Are Reusable Straws Better for the Environment?
Reusable straws are certainly better for the environment. The assurance that they are reusable is enough to make them a planet-friendly item. Generally, l have become an environmental plague everyone is trying to cope with.
As the name implies, single-use or disposable straws are disposed of after use. They cannot be recycled due to their size so almost all of them end up in incinerators, landfills, and worst, floating in bodies of water. Afterward, they are ingested by unsuspicious sea animals – an action that has already caused a number of deaths in the marine life population.
A recent report conducted by the National Park Service shows that about 175 billion straws are used yearly in the US alone. Now imagine the number of chemicals released into the water, air, and soil. What about the natural resources wasted to produce the straws only for them to be thrown away after? These straws will continue to exist for hundreds, even thousands of years, long after we are all gone, which is because they are non-biodegradable.
National governments and several different green organizations are taking action against plastic straws. Many towns and public establishments globally continue to ban them outright while some food shops and restaurants have decided to opt for paper straws instead of plastic straws. Fortunately, creating awareness against disposable straws and plastic wastes is starting to pay off although there is still a long road ahead. But as it is now, many people are moving away from anything disposable and towards their reusable counterparts.
Why are reusable straws better for the environment?
Made From Eco-friendly and Sustainable Materials
Bamboo, silicone, and glass are commonly used in making reusable straws. All of these materials have one thing in common: they are sustainable and eco-friendly.
Glass is a rich material from sand and is considered sustainable by ensuring that less natural resources are consumed. If layered and tempered, glass straws will not break easily when dropped.
Similarly, bamboo straws are made from bamboo, which is a highly sustainable and renewable material. Bamboos grow in abundance without the need for artificial irrigation and chemicals like pesticides and fertilizers. Reusable bamboo straws are just as amazing as any other type of straws.
Silicone straws are perhaps the most popular reusable straws; they are also eco-friendly. Silicone itself is a renewable material that is biodegradable. Upon decomposition, Silicone naturally breaks down and returns to its original state: Water, sand, and carbon.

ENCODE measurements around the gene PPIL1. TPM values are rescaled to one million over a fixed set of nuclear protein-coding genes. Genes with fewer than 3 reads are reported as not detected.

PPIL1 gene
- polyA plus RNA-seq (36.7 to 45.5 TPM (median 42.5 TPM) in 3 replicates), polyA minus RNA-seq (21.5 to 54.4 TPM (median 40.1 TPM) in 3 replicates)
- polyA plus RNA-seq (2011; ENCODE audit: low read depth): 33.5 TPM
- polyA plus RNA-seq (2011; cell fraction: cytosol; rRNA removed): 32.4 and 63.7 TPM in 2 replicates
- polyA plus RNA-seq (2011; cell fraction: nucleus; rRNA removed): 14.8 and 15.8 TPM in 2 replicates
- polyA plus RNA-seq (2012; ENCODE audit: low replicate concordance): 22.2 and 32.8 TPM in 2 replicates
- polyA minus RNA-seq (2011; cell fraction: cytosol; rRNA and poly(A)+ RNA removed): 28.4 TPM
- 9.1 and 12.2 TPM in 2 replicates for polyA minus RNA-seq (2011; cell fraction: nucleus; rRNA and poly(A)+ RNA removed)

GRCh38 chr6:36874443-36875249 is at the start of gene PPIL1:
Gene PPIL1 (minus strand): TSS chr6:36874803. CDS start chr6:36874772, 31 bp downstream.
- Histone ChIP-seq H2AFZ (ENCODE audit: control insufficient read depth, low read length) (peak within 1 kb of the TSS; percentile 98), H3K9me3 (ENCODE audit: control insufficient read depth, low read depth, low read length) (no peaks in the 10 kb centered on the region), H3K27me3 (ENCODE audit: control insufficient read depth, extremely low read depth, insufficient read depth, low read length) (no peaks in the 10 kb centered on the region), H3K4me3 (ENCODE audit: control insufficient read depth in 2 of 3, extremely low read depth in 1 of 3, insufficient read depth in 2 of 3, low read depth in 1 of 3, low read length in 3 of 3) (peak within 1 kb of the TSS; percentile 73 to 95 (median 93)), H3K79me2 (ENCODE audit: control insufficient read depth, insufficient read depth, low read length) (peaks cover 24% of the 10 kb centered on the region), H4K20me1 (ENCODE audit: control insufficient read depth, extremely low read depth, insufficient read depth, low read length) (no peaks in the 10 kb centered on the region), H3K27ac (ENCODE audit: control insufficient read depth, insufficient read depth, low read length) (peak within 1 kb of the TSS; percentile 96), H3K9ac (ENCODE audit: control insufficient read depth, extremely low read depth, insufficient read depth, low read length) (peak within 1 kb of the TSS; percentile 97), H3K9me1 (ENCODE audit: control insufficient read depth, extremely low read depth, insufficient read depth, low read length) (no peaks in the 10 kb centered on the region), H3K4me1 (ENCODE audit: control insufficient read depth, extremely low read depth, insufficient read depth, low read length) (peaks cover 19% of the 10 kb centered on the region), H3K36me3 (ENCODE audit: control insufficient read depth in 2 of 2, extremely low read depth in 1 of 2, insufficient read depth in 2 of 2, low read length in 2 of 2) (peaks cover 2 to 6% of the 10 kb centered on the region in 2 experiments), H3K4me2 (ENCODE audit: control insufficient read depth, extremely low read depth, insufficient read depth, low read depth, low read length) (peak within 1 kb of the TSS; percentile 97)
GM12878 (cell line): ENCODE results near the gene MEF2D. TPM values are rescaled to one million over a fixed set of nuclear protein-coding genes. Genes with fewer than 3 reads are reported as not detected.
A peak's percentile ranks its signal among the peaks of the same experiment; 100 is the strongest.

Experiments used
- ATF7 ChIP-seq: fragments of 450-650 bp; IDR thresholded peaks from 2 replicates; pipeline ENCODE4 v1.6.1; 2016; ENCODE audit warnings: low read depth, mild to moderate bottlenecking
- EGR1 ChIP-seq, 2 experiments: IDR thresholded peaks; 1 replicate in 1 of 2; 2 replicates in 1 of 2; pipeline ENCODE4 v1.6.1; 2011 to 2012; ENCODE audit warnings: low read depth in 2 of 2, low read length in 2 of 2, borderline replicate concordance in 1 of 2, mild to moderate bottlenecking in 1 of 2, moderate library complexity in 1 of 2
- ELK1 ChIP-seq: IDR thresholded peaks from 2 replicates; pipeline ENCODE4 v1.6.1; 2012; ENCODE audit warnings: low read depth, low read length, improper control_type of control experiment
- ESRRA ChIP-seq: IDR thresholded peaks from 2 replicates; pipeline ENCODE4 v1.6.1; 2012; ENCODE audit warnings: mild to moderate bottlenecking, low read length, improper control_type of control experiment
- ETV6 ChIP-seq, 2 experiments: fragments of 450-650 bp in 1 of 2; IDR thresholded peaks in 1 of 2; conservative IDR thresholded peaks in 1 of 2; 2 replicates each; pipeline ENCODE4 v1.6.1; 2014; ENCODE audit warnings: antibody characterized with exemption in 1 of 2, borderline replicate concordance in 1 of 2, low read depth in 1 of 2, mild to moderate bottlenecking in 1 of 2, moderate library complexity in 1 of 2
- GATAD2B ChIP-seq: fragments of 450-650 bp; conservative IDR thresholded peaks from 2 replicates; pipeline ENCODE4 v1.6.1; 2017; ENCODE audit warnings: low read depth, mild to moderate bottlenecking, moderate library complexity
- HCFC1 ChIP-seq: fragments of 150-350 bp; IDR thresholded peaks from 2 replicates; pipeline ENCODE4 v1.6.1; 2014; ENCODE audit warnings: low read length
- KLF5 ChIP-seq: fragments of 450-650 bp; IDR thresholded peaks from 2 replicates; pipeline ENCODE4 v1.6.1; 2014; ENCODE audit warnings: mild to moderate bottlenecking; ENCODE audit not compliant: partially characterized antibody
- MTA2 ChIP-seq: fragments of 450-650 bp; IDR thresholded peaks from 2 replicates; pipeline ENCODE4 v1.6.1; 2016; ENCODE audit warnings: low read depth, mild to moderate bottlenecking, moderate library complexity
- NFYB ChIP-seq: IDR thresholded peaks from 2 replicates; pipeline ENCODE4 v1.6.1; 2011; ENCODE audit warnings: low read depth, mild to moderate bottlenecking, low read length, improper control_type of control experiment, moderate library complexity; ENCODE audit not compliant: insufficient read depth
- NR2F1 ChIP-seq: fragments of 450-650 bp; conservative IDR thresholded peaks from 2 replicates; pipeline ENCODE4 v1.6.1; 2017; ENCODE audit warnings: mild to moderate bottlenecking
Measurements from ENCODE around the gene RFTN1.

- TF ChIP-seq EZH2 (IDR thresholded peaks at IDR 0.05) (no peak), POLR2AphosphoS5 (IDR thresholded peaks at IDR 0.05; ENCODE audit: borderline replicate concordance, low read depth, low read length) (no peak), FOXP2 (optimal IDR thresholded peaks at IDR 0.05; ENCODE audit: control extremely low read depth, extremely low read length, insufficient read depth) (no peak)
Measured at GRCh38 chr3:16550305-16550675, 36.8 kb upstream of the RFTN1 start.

Stainless steel reusable straws are made from first-rate food-grade stainless steel. Some brands even include flexible silicone tips. These straws are rust-proof, safe, and sustainable. Moreover, stainless steel is a highly durable and recyclable material. These types of straws are super-easy to clean and maintain, albeit some safety precautions must be considered. One of such precautions is that you should not use steel reusable straws when running, walking, or driving a car because they do not bend.
Washable Straws Are Chemical-free
Plastic straws contain loads of potentially harmful chemicals and toxins. Have you ever notice that a drink typically tastes like plastic when used with a single-use plastic straw? That’s due to chemical leaching by plastic. They alter the taste and impart its flavor. Additionally, these chemicals like bisphenol-A (BPA) disrupt hormonal balance and are widely considered as carcinogenic.
Alternatively, reusable straws are free from harmful chemicals and toxins, and will never leach any into your drink. No wonder drinks taste better with a reusable straw.
Fewer Wastes Are Produced
Reusable straws are reusable and will not be disposed of after each use. Even at the end of their life span, they can be composted or recycled or which means less waste is generated. From production to disposable, reusable straws have less carbon footprint, unlike their disposable counterpart. Their positive effect on the environment and its resources could not be overemphasized.
Inappropriate dumping of plastic straws can lead to several environmental challenges, including marine life extinction, deforestation, global warming, and ultimately, biodiversity loss.